This week was not the first time Pyongyang has threatened to engulf its enemies in a “sea of fire.” South Korea was promised such treatment in November 2011, but yet still stands, unsinged. So, when Pyongyang responded to new sanctions approved by the U.N. this week with threats of preemptive attacks on Washington and South Korea with “lighter and smaller nukes,” unsurprisingly hatches have not been battened down.
North Korea is not thought to have the ability to produce a warhead small enough to put on a missile capable of reaching the U.S. It is believed to have enough nuclear fuel, however, for a handful of cruder devices. And with the move to approve heavier sanctions by the U.N. Security Council to “raise the cost to North Korea of its illicit nuclear program,” it’s clear the international community takes Kim Jong Un’s increasing number of threats somewhat seriously.
As the New York Times noted Thursday:
Few analysts believed that North Korea would launch a military attack at the United States, a decision that would be suicidal for the regime. But officials in Seoul feared that North Korea might attempt an armed skirmish to test the military resolve of Park Geun-hye, South Korea’s first female president, who took office less than two weeks ago.
South Korea rarely responds to threats from its opponents to the north, but did issue a strong response this week, suggesting a considerable rise in tensions. South Korea’s Major Kim Yong-hyum stated:
If North Korea attempts a provocation that threatens the lives and security of our people, our military will forcefully and decisively strike not only the origin of provocation and its supporting forces but also its command leadership … We make it clear that we are all prepared.
China’s reactions to Pyongyang’s increasingly frequent threats and nuclear test are perhaps the most important to watch. Commentators have seen significance, and even the promise of improving U.S.-China relations, in China’s willingness to sign the U.N. resolution imposing harsher sanctions on North Korea. Susan Shirk, professor of China and Pacific Relations at the School of International Relations and Pacific Studies at the University of California, San Diego, told the Atlantic:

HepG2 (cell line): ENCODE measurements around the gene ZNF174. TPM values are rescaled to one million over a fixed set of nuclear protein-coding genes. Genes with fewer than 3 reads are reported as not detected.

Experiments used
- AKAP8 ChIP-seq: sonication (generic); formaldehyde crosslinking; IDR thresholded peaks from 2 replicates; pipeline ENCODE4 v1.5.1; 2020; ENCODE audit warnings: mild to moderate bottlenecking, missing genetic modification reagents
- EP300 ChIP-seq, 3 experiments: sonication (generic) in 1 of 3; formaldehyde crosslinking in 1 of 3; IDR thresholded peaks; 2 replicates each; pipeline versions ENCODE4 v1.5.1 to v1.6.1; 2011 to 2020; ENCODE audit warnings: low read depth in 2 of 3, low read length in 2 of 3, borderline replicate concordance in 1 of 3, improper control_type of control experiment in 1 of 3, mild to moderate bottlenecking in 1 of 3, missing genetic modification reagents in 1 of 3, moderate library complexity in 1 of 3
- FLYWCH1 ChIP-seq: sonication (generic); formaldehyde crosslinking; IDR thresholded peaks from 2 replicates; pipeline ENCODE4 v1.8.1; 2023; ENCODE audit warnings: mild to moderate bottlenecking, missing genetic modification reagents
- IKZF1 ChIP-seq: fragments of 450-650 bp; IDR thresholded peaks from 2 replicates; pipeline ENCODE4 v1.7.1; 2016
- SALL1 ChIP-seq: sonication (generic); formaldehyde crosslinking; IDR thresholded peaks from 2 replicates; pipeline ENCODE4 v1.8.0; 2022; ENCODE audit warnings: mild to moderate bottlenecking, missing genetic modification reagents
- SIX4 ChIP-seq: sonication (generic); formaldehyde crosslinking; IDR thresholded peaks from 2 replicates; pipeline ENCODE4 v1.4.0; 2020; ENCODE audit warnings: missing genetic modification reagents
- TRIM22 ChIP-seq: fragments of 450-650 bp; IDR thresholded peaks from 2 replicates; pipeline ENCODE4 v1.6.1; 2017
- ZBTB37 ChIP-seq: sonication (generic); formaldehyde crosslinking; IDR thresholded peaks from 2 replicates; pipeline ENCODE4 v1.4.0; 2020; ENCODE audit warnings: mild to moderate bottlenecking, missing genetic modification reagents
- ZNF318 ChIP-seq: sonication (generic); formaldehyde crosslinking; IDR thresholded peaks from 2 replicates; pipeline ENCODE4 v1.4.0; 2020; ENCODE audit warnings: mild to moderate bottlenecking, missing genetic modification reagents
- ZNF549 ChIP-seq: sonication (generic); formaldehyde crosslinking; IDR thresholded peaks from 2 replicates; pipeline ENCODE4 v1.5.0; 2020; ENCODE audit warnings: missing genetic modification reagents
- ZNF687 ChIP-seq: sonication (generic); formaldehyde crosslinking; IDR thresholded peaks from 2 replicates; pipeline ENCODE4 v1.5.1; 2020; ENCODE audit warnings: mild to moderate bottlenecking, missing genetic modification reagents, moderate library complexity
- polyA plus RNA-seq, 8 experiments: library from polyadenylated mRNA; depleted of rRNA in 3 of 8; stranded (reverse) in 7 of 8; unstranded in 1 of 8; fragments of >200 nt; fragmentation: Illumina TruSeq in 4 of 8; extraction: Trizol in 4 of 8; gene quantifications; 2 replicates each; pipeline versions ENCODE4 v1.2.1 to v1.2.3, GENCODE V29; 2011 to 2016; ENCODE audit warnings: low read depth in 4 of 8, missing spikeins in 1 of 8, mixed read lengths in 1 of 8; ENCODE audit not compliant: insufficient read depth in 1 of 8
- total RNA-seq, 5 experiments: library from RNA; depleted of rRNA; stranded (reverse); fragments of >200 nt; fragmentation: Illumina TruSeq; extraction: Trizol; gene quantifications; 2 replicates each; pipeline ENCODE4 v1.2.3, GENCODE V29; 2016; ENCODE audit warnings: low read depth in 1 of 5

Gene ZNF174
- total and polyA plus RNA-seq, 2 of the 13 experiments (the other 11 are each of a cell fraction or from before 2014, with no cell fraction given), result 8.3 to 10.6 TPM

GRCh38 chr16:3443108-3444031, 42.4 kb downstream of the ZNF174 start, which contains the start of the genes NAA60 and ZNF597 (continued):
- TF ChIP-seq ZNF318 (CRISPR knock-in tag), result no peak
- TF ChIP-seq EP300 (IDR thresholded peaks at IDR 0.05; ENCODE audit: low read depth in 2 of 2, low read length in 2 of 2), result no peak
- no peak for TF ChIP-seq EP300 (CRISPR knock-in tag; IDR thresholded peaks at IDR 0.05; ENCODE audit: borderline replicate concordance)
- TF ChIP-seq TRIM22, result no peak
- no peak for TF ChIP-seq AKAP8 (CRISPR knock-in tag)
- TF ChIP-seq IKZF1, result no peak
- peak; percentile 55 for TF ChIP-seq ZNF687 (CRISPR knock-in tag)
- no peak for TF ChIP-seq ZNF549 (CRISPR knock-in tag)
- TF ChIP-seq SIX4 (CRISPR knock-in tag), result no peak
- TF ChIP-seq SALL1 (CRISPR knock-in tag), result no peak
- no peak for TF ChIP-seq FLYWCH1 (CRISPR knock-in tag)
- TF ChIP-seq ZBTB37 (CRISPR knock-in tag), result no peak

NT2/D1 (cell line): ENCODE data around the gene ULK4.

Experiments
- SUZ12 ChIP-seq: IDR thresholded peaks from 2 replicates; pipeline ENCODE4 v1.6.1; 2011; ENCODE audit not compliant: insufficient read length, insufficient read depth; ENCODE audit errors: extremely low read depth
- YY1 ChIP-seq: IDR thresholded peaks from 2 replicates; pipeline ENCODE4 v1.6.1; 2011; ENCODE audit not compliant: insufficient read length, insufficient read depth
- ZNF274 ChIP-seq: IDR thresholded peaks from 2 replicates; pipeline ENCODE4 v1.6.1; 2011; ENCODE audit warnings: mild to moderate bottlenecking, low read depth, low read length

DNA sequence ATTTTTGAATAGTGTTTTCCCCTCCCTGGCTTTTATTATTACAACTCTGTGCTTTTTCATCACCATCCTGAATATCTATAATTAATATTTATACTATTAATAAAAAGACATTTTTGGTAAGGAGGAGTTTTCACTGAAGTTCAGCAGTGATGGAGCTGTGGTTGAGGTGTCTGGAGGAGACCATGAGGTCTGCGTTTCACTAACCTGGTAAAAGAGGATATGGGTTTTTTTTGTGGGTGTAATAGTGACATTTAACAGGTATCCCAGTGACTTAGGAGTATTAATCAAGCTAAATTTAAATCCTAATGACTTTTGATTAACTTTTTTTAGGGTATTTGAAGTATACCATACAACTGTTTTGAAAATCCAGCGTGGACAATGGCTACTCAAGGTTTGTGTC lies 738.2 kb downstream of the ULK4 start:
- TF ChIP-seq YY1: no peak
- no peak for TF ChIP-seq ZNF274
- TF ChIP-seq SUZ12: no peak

It’s too soon to tell whether China’s support of the sanctions resolution means that it has made strategic decision to radically change its policy toward North Korea. Some influential figures in the Chinese elite have soured on the D.P.R.K. and are speaking out publicly to urge a tougher approach or even abandoning China’s troublesome ally. Yesterday Mao Zedong’s grandson, a major general, criticized North Korea’s nuclear program.
Meanwhile, also in the Atlantic, Vice President of Global Policy Programs at Asia Society Suzanne DiMaggio, noting that the U.S. is taking seriously the growing threat from North Korea, sees China’s motives as more broadly protective:
I am more inclined to see this move on China’s part less as a “significant gesture” toward Washington and more as a clear-eyed assessment of the realities on the ground. Pyongyang’s recent nuclear test, combined with ongoing work on an intercontinental ballistic missile capable of carrying a nuclear warhead that could reach the United States, raises the threat to a new level for Washington. Although the capability to hit U.S. soil is not yet a reality, Beijing likely recognizes that North Korea’s actions could very well push the U.S. to beef up its military presence in the region, including stronger anti-missile defenses going to South Korea and possibly Japan. A more robust U.S. military presence in Northeast Asia that serves to strengthen capabilities of American allies is the last thing Beijing wants right now.
Dennis Rodman has not weighed in on North Korea’s threat of engulfing fire. As he told us last week, he’s “not a politician” but loves “everyone.”